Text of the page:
The properties of nanoscale materials and systems are different from the ones observed at smaller and larger scales. Because the fundamental properties of such entities are established at nanoscale, it is a necessity to understand the governing forces behind these systems and material properties. Therefore, our research focuses on both understanding nature of nanometer size material and development of the techniques and approaches to bring them into the desired 2D or 3D structures such as self-assembly.
Self-Assembly: Assembly from a drying droplet, assembly via DNA hybridization
Plasmonics: Synthesis and applications of novel AgNPs and AuNPs; Surface-enhanced Raman Scattering (SERS)
Novel Characterization Techniques: Development of new approaches and techniques for nanomaterial characterization
Nanomedicine and Nanotoxicology
As the novel properties of nanometer size materials are better understood, their use in many fields is perused. One of the first impact areas of the applications of nanomaterials is the medicine. Their use in drug and gene delivery, targeting and therapeutic applications is investigated. It is foreseen that the way of conventional medicine will enter a new era. However, there are many questions that must be answered before moving that direction. Our research effort in this direction is both making new nanomaterial based medical tools and understanding their adverse effects on living systems staring from cellular level to animal models. We synthesize several nanoparticles for medical applications and test their effect in vivo and in vitro.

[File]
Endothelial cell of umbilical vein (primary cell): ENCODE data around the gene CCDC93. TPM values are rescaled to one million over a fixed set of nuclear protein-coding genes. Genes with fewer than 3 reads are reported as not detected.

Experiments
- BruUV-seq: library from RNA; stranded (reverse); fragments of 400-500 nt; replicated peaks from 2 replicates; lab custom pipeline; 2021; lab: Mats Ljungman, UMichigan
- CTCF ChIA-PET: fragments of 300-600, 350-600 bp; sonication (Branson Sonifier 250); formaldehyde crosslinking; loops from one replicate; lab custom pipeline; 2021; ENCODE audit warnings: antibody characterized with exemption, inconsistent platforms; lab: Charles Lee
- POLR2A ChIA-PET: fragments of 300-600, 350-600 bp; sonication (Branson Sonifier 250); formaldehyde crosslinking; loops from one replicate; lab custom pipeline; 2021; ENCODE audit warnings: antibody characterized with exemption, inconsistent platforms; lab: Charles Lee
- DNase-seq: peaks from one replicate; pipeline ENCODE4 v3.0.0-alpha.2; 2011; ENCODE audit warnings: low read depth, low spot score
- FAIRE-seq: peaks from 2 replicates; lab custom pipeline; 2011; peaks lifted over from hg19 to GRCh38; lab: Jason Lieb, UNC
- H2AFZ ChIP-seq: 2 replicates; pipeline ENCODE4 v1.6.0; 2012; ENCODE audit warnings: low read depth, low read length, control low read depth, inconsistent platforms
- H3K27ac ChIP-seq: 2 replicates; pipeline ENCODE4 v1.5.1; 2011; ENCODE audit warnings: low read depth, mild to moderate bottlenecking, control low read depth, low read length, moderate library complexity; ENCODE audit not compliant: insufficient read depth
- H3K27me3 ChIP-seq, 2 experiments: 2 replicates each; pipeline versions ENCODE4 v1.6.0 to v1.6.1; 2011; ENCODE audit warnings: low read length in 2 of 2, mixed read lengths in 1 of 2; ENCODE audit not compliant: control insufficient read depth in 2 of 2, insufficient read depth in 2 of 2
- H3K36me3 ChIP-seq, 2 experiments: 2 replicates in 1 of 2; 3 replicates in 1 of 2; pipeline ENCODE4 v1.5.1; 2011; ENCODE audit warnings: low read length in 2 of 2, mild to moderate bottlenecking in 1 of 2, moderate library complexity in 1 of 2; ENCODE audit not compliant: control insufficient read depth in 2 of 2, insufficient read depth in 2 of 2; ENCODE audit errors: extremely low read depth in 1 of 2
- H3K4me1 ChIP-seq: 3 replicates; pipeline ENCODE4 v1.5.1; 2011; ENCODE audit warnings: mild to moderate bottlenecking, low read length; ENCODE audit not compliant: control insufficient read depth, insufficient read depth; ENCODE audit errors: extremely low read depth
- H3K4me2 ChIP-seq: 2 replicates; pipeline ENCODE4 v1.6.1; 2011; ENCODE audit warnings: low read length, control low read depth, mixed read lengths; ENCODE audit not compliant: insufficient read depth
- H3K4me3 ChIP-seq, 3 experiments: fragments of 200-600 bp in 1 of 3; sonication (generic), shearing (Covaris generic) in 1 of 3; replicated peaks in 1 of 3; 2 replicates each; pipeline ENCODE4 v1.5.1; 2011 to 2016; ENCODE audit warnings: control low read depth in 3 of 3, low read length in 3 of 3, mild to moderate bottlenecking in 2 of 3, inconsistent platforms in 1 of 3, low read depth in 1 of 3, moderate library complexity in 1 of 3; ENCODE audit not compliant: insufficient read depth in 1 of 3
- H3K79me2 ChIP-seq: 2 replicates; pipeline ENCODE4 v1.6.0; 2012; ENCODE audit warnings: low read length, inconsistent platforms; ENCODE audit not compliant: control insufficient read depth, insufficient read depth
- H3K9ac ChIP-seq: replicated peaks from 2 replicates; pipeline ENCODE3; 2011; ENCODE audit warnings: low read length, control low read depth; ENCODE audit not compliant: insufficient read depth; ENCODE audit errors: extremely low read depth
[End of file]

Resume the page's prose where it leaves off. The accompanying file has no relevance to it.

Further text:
Detection and Identification: From single molecule to molecular organizations
It is a great challenge to detect minute amount of biologically important molecules in living cells and environmentally important molecules and molecular structures such as microorganisms in our environment. Although the advances in science and technology have reached a point where it has ever imagined today, due to the complexity of the problems, it is still a major challenge detect and identify the undesired molecules and structures in their natural environment. The research projects in my group aim the development nature inspired bio- and nano- sensors for the solutions of several challenging problems of today?s world. For example, in one project, we focus on the identification of microorganisms using surface-enhanced Raman scattering (SERS); in another we work on the development of novel nanostructured SERS substrates for the detection of several biologically important molecules.
Our research projects are interdisciplinary in nature and usually blended with biology, chemistry, physics and material science. We employ several techniques and approaches in the form of modified or borrowed from the fields such as chemistry, molecular biology, microbiology, and material science.